The practice of paying for artificial streams has only recently drawn public criticism in the U.S. music industry. Streaming manipulation has the potential to distort market share calculations and steer money away from the hardworking artists who are not gaming the system. Both Universal Music Group CEO Lucian Grainge and Sony Music CEO Rob Stringer have expressed concern about fraud in calls with financial analysts this year. 


“Once someone like Lucian Grainge makes a statement about it, it’s necessarily going to get more prominence,” says one streaming service executive who agreed to speak about manipulation on the condition of anonymity. “That’s not to say we weren’t dealing with it behind the scenes before Lucian was making statements. But now there is broader recognition of the scope of the problem and the impact that it has on revenues and royalties that should be, but have not been, paid through to legitimate artists.” 

Potential connections between streaming manipulation and criminal elements were raised last year at a pair of music industry panels, first at South by Southwest and then at the Music Biz conference. Michael Pelczynski, who was then SoundCloud’s vp of strategy, participated in both discussions. “We were able to see signs of such activity” by collaborating with Pandora/SiriusXM and the cybersecurity company HUMAN, he says. “The benefit of creating a coalition with a third party was they could puzzle together certain patterns that we as individual platforms could not.”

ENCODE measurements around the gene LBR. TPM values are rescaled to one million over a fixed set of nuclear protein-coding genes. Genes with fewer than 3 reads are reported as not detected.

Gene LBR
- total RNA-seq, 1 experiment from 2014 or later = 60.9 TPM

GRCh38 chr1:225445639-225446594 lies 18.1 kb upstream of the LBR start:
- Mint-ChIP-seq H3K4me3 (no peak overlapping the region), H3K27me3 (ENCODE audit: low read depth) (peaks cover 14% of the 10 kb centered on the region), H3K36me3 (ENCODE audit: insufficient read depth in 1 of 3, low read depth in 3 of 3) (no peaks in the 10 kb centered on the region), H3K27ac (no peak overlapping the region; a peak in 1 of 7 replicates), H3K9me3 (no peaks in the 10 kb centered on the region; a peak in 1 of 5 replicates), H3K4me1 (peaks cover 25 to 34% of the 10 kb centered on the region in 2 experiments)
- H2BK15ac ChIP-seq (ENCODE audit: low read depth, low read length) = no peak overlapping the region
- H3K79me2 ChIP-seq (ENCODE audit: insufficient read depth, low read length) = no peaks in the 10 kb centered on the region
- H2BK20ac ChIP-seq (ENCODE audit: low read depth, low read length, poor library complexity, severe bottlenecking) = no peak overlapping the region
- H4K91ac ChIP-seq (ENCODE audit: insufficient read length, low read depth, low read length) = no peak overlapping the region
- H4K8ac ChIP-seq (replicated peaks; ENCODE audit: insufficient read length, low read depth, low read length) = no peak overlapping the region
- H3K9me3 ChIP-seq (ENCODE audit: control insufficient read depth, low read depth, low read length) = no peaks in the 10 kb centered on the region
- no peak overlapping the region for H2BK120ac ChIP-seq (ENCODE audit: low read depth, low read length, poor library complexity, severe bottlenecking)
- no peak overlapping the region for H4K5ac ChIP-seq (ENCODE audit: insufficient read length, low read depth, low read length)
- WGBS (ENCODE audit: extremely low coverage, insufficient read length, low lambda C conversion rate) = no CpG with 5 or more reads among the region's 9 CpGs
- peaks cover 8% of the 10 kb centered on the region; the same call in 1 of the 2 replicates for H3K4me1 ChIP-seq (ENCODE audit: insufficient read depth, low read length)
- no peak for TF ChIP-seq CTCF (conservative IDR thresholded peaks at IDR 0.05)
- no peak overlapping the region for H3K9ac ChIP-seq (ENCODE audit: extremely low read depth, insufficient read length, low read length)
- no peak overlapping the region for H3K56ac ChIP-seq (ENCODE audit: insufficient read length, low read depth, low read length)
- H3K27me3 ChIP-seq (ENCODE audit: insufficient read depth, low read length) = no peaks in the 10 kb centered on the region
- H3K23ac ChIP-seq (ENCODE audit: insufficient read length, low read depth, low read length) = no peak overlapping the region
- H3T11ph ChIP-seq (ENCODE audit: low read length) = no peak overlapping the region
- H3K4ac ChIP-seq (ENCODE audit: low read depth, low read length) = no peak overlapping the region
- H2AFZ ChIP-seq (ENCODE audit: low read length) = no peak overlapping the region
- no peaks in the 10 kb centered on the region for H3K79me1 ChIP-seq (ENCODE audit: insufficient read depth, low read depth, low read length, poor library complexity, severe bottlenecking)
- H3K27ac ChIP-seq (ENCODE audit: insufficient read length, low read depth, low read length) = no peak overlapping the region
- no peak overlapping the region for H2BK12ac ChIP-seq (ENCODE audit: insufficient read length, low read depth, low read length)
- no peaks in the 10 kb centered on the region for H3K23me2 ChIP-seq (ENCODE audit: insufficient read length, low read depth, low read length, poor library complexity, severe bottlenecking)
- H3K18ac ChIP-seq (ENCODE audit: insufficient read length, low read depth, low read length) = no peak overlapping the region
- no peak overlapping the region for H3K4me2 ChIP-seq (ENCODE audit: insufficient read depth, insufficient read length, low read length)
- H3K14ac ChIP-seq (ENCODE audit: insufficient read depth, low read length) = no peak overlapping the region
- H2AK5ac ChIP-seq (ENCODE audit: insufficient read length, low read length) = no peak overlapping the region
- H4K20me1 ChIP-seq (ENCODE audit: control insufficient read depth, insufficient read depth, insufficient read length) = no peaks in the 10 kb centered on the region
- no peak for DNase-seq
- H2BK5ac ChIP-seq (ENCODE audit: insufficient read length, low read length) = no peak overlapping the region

Streamers try to work backwards from anomalies in the data, trawling for “potential bad actor networks,” as Pelczynski puts it, and trying to prevent them from “migrat[ing] from platform to platform.” Svenska Dagbladet took a different approach, speaking to several criminals who claimed to have direct knowledge of the laundering scheme. 

The paper reported that Swedish gangs take criminal profits, convert them into cryptocurrency, use that to buy fake streams for artists they’re connected to, and then collect the royalties. They lose some money in the process by paying for fake streams, but the royalties they extract from the music industry are now “clean” — they can’t lead back to anything gang-related. 

“There is always a cost in money laundering,” Trusty explains. But even if it’s a really high transaction cost, it still puts you in a position where you have untraceable, usable profit. And so the key for any real money laundering operation is volume. The article seems to be pointing out that this is something that’s kind of an institutional mechanism for these gangs.” 

Trusty was not surprised to hear about the results of Svenska Dagbladet‘s reporting. “Anytime you have technological developments, somebody’s going to figure out a way to take advantage of those in a bad way,” he continues. “It’s eventually in the industry’s interest to lean forward and figure out how to work with law enforcement to close this gap that’s being exploited.”